Unlike most boats returning from the high seas, the sport fisher Joe Cool had no tales to tell. Three days earlier, the 47-foot boat had departed for the island of Bimini, four crew members and two passengers aboard. A day earlier, it had been found, doing circles and dragging anchor, on a lonely stretch of the Florida Straits about 30 miles north of Cuba.

With no crew.

And no passengers.

As a Coast Guard cutter towed it slowly back into Biscayne Bay, a hush fell over its home, the Miami Beach Marina.

In the slips, men ceased buffing the pearly hulls of multimillion-dollar yachts. Dock boys stopped zipping about in EZGO carts. Even the Shih Tzu-walkers in their Gucci sunglasses and clogs paused as the white vessel glided without a murmur up the channel.

Along the docks and the palm-lined pier, "Everyone stood there and followed the boat with their eyes," Valerie Kevorkian, a dive shop operator and scuba instructor, recalled, "and then there was only emptiness ... a ghostly feeling."

Indeed, the Joe Cool had returned with no souls or story — only clues, tantalizing to be sure, to a high-seas mystery full of twists, discrepancies, revelations and contradictions.

As on an episode of "CSI," investigators would pluck from the vessel some valuable evidence: four 9 mm shell casings; a tiny key that might or might not unlock handcuffs; splotches of human blood, inside and outside the cabin.

They would also find, drifting in an orange life raft 12 miles north of the ghost ship, two seemingly incongruous men who had chartered the Joe Cool — a 35-year-old suspected thief on the run from police in Arkansas, and a clean-cut, 19-year-old Cuban-American training to become a private security guard.

They would interrogate these survivors, take down a story that three pirates had hijacked the boat and coldly shot each crew member, and then, for some reason, let these two go in a life raft with their luggage and about $2,200 in cash.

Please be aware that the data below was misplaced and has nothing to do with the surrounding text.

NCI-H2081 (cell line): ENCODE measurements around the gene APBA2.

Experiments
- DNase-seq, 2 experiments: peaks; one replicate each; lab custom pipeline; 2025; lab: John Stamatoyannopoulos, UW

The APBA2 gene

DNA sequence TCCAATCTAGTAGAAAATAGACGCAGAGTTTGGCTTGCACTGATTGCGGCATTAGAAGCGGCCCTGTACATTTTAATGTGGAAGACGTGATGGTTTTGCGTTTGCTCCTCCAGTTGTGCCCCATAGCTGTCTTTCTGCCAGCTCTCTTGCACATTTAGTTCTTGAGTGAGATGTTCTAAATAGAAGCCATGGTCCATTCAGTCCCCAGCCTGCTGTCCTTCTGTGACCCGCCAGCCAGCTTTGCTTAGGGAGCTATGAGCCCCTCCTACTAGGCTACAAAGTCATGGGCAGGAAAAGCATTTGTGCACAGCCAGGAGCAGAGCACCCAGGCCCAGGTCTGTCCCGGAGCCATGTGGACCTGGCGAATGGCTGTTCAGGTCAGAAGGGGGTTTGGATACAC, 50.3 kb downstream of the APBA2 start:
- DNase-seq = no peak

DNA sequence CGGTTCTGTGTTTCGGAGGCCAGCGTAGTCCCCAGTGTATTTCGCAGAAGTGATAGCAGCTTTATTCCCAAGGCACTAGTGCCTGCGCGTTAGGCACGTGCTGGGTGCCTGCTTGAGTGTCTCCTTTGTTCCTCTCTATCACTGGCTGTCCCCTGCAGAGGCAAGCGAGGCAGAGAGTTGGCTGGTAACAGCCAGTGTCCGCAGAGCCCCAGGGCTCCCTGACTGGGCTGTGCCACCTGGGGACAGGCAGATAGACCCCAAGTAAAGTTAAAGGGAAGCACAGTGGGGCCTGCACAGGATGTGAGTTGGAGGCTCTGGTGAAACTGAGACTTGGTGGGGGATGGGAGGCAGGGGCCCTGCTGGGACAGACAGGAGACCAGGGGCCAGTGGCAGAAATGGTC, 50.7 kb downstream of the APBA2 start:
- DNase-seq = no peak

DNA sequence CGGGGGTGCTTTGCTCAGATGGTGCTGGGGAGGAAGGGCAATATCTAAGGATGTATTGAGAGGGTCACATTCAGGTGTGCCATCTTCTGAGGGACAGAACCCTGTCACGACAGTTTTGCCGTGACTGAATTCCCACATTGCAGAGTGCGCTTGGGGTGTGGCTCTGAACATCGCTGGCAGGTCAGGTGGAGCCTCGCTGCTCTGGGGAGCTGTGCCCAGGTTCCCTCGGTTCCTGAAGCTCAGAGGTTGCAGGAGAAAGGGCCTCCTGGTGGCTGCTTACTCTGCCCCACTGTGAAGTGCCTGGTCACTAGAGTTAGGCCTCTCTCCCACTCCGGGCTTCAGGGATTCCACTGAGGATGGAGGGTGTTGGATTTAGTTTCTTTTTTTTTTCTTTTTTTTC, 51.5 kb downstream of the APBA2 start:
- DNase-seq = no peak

Investigators didn't buy the story. On Wednesday, prosecutors charged the suspects with first-degree murder in the high-seas killing of the Joe Cool's young, four-member crew: the captain, Jake Branam, 27; his wife, Kelley, 30; Jake's half-brother, Scott Gamble, 35, and their friend and first mate, Samuel Kairy, 27.

What law enforcement would not immediately provide — may never fully provide, perhaps — are what the relatives and friends of the four most desire: Answers and, by extension, closure.

For a week after its return, the Joe Cool sat in dock at a Coast Guard station directly across the channel from the marina. No one was allowed near the vessel — except the forensics experts who combed it for clues — but the boat's graceful hull and vaulting flybridge were visible, and haunting, to all.

"This could have happened to any one of us, and whenever you looked at that boat over there, it reminded of you of that," said Greg Love, 51, who runs Club Nautico South Beach, one of the marina's five charter businesses.

Kevorkian, whose dive shop is next door, caught herself many times that week, gazing beyond the boat lifts at the tied-up Joe Cool.

"It just looked empty. Like a shell," she said. "There was no feeling, no soul in it anymore."